However, a note here is in order. Class persists and as such the threat of death and neglect in a care home is not universal: There are care homes for the wealthy and privileged and they appear to be having a much easier ride during this pandemic. Tapestry in Vancouver has 2 senior care facilities. I’ve visited their UBC location, Tapestry at Wesbrook Mall and it rivals 5 star hotels in the city. 

One can’t accuse the Vancouver media of ignoring seniors’ care facilities entirely. A widely covered story by the local media was a Zumba class for residents to enjoy from their balconies at Tapestry, Arbutus Walk. As the first line of one story says, “Vancouver seniors residents are not letting social distancing stop them from getting up and getting exercise.”  It’s hard to imagine that only a few miles away seniors are locked up in their rooms with their daily food being left outside the door so that care workers won’t have to see or touch them. Are they condemned to endure this purgatory until the disease claims them or until the government remembers they exist? Either way this is a black mark on Canadian society and one I never expected to witness.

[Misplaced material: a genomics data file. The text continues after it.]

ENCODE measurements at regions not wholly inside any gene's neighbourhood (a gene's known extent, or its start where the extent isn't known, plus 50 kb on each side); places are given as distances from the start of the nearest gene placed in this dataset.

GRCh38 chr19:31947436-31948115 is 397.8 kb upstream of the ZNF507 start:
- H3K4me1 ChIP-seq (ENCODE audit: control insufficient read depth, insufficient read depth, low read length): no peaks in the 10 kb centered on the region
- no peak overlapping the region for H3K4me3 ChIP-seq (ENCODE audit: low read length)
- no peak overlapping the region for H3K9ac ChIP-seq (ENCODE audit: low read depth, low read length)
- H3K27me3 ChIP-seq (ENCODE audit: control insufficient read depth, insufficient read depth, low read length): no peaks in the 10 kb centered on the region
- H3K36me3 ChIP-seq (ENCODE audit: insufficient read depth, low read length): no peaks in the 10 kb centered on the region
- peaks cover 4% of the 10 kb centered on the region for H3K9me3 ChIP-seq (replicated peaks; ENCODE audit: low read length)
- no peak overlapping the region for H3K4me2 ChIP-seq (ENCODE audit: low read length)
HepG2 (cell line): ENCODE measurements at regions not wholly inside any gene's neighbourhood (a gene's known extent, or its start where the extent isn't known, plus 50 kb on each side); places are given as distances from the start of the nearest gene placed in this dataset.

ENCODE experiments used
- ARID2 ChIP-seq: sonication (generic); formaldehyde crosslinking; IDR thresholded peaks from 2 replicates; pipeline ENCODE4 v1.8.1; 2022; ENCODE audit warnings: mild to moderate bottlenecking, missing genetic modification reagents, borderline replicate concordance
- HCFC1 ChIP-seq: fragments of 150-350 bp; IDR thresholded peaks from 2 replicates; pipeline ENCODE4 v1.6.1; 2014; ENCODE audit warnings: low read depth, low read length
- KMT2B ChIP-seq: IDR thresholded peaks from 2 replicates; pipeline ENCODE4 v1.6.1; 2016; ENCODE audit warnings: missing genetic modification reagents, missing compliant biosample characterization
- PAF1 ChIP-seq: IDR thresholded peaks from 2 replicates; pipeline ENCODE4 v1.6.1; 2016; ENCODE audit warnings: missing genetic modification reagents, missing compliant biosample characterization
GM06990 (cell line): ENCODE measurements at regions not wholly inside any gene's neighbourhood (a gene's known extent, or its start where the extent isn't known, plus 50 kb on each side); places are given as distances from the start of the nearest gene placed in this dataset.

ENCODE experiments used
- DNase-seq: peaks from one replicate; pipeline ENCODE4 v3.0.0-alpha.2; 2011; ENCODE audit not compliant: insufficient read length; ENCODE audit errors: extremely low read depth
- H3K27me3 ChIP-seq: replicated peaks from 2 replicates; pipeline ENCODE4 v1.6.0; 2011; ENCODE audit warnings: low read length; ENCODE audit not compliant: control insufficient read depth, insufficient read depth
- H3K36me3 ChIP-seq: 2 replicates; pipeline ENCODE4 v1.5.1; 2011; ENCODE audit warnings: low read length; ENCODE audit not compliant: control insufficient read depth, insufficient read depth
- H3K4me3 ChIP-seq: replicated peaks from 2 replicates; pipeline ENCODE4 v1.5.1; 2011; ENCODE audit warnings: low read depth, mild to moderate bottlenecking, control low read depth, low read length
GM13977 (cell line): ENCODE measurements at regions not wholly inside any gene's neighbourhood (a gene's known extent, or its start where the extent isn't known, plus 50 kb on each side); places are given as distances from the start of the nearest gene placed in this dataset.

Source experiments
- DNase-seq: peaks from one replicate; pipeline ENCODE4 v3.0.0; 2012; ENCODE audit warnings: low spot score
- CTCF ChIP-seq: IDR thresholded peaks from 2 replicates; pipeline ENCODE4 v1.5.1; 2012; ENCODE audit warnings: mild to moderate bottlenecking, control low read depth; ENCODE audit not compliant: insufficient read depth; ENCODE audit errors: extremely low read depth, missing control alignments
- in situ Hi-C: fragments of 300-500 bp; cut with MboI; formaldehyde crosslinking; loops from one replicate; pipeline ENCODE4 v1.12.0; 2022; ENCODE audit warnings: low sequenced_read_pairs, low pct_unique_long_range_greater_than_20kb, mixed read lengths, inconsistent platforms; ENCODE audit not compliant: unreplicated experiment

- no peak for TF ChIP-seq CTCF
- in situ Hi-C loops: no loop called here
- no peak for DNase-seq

I have not fully delved into another aspect of this truly horrific story which is that these care home deaths are being used to inflate the numbers and the fear without people being aware of how they are occurring. That has been mostly obscured. And now it’s becoming clearer that many of the deaths are from neglect and while they may have the virus--we the public don't really know--they are actually dying of dehydration, malnutrition and even starvation.  

Finally, as an elder (born 1940) with coronary artery disease (CAD), which puts me in the high risk category myself, I can state firmly I am not afraid. Nor do I feel invincible. I just realise nothing about Covid-19 puts me at either higher or lower risk than I already may be from, flu, pneumonia or heart disease. Respiratory illnesses with serious morbidity and mortality are something we have lived with for a long time. We cope. And we don’t demolish our society to save lives because that is truly a fool's errand, which like our current lockdowns and social distancing are going to have much more serious consequences, including mortality, for us in the future.

Note on the links. Some media, mostly ‘print’ press, have covered this story and done a good job; so credit where credit is due to the New York Times, Globe and Mail and many local papers. 

However, this story has not been allowed to filter through to a wide audience because it is so overwhelmed by the barrage of fear mongering in most of the mainstream press and as I’ve said, television. This story, which should outrage all of us and raise the hackles of our collective humanity has been buried under a tsunami of misinformation and panic-storming by a media cartel working, as always, in lock-step with the ruling classes who own and control them.